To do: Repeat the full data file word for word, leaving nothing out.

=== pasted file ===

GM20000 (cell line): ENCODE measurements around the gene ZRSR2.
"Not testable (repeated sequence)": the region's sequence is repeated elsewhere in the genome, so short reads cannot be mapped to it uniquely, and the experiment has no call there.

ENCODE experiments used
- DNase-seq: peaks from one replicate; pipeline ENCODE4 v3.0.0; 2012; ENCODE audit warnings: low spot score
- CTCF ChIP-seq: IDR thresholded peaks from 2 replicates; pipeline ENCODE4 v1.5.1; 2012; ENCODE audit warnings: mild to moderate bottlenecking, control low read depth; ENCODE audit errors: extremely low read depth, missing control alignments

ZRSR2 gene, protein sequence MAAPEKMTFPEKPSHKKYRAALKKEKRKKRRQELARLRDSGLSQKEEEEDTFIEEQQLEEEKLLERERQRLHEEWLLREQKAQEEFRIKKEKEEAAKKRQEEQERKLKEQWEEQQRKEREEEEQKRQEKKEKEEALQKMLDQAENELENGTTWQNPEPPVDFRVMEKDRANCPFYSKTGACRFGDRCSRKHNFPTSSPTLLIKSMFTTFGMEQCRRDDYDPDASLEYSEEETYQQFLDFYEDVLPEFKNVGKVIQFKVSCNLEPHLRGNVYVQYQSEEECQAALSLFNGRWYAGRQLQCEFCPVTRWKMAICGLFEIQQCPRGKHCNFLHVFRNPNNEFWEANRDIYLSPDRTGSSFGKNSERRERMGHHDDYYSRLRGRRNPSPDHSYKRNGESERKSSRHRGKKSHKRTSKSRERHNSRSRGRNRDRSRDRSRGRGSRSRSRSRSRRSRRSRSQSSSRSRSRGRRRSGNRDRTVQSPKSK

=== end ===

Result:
GM20000 (cell line): ENCODE measurements around the gene ZRSR2.
"Not testable (repeated sequence)": the region's sequence is repeated elsewhere in the genome, so short reads cannot be mapped to it uniquely, and the experiment has no call there.

ENCODE experiments used
- DNase-seq: peaks from one replicate; pipeline ENCODE4 v3.0.0; 2012; ENCODE audit warnings: low spot score
- CTCF ChIP-seq: IDR thresholded peaks from 2 replicates; pipeline ENCODE4 v1.5.1; 2012; ENCODE audit warnings: mild to moderate bottlenecking, control low read depth; ENCODE audit errors: extremely low read depth, missing control alignments

ZRSR2 gene, protein sequence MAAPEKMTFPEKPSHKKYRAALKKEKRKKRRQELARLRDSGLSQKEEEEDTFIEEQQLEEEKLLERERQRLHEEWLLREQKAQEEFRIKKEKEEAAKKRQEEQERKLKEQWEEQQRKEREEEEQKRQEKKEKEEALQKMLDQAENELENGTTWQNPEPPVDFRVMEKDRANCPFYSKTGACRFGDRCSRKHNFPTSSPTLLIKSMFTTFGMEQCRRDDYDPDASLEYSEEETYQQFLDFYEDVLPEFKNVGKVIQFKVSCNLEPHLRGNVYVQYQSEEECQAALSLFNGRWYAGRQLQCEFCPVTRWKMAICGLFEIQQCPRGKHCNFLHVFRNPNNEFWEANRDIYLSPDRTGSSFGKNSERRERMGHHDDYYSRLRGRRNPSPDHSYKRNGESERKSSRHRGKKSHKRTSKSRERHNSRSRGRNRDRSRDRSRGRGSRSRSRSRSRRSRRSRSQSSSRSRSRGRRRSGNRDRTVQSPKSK